Central Midfield is Suiting Fabinho Perfectly at Monaco
22nd March 2017. By Ryan Baldi.
After marking himself out as one of the best right-backs in Europe, a summer of speculation over Fabinho’s future ended with him singing a new contract with Monaco.
The Brazilian, who moved to the Principality from Rio Ave in 2013, initially on loan, has so impressed in his time at the Stade Louis II that Manchester United and Manchester City were reportedly hot on his tail at the end of last season, with £25million bids mooted.
However, since shunning interest from the Premier League in favour of remaining part of Leonardo Jardim’s exciting Monaco project, Fabinho’s career has taken an unexpected turn, with the player re-inventing himself as a central midfielder and excelling in his new role as much as he had at right-back.
When the Ligue 1 side signed Djibril Sidibé in a £12.75 million deal from Lille in the summer, many observers put two and two together, assuming that the French full-back had been brought in to replace Fabinho, who would surely cash in on his burgeoning reputation with a move to one of Europe’s elite clubs.
But Jardim had other ideas for the 23-year-old, and instead decided that he would be of more use in midfield.
Fabinho was not a novice in a defensive midfield role, having filled in there on occasion for Monaco, but as part of a central duo alongside Tiemoué Bakayoko this term he has enjoyed the greater responsibility that comes with the position, shielding the backline as well as driving his team forward and joining the attack when the opportunity presents itself.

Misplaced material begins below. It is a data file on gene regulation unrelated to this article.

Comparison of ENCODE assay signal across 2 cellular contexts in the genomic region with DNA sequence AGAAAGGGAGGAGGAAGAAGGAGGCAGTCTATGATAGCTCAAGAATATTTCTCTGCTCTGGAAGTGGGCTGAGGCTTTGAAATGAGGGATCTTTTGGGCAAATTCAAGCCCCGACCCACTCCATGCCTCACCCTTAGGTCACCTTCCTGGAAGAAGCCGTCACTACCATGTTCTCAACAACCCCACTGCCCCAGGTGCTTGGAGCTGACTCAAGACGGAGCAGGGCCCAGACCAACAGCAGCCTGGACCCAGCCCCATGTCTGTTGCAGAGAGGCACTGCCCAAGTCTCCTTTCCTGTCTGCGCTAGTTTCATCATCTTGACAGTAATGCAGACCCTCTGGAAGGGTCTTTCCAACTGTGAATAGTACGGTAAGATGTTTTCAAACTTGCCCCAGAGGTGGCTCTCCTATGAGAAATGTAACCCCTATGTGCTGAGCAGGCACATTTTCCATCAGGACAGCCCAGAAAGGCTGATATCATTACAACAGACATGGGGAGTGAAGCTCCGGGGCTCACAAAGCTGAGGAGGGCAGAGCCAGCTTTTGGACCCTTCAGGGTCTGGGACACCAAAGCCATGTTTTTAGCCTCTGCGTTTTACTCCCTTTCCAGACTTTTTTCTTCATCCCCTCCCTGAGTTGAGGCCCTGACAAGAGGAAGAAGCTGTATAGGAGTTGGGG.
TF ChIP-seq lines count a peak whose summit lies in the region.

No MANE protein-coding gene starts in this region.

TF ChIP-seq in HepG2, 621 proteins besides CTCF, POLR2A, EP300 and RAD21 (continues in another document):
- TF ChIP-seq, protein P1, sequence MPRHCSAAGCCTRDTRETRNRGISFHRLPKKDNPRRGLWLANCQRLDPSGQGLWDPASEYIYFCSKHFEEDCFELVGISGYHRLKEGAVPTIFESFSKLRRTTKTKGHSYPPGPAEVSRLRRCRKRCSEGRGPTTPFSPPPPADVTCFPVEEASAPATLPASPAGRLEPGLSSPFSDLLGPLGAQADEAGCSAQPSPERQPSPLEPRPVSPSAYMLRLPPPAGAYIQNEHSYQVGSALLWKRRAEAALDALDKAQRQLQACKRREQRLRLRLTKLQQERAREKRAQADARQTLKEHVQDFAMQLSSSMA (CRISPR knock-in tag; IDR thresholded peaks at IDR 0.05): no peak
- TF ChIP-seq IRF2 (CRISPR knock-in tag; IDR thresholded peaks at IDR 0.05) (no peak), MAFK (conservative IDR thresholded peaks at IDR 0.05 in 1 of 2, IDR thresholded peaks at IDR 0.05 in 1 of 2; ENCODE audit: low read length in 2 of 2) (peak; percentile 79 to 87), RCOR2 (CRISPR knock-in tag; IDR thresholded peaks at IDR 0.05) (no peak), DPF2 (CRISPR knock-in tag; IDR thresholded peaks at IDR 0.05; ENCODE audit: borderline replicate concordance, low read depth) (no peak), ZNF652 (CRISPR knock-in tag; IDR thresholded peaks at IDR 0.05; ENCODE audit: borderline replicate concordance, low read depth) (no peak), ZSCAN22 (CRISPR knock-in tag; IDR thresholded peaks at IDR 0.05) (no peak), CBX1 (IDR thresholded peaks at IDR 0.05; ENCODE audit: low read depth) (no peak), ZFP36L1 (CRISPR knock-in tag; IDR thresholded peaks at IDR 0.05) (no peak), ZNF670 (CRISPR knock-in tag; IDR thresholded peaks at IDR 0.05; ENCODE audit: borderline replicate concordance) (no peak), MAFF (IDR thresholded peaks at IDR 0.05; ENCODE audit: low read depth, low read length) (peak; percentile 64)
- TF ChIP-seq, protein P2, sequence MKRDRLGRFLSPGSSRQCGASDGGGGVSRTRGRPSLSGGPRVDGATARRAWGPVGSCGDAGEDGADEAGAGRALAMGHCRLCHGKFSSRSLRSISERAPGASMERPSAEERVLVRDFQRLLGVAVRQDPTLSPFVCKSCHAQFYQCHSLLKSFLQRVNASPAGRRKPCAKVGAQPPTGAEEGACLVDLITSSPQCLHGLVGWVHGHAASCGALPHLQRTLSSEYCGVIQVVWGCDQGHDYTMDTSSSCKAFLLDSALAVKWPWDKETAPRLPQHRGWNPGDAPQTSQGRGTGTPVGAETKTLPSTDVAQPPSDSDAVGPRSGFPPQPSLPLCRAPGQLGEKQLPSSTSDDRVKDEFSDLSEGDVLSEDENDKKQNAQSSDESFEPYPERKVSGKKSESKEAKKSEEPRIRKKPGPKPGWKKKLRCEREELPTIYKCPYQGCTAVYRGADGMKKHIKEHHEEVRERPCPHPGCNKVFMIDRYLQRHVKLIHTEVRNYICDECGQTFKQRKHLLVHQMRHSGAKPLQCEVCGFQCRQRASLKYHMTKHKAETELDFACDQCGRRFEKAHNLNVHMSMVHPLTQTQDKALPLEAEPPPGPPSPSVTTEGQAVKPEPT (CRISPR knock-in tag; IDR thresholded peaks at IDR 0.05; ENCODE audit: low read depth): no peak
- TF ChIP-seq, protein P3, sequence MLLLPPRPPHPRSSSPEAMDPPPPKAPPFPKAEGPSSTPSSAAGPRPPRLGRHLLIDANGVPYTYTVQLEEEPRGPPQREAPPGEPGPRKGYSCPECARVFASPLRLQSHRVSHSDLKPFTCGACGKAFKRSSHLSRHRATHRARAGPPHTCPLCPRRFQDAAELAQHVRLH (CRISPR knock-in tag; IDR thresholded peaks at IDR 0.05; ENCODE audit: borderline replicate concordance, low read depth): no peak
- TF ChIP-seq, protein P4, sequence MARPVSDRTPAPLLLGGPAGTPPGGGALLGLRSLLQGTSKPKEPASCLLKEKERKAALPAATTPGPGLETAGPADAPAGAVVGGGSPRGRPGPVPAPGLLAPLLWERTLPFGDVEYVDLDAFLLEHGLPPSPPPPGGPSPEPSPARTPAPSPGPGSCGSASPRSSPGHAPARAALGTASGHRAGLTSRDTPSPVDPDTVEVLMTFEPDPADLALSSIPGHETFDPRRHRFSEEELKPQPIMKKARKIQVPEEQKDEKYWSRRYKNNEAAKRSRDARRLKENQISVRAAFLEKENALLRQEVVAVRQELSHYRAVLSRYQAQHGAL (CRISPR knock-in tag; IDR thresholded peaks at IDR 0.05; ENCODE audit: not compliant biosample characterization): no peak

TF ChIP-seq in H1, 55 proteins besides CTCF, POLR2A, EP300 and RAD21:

As a right-back, Fabinho was technically proficient, cognisant of his defensive duties and a real threat when pushing forward. But what really set him apart as an elite prospect was his athleticism, and this attribute has been key in ensuring his positional switch has been a resounding success.
The way the 6’ 2” powerhouse is able to cover ground, quickly change direction and break forward at speed means he is able to transform defence into attack in the blink of an eye. The same defensive instincts that served him well at full-back kick in when snuffing out an opposition’s attack, only now his intelligence and technique allows him to assess the options further forward and construct attacking moves through accurate and incisive passing.
With a pass completion rate of 84.3 per cent in Ligue 1 this season, Fabinho has shown that he is a safe pair of hands in possession, a prerequisite of any player in his position. And his average of 59.2 passes per game demonstrates his confidence, displaying a willingness to get on the ball and dictate play – something that would perhaps not be expected of a converted defender.
In fact, no Monaco player sees more of the ball than Fabinho. More than just a midfield destroyer, sitting deep to protect the back four, winning possession and handing it over to a more gifted colleague, he is trusted as the man that Jardim’s side plays through — a funnel for all of their rapid and potent attacks.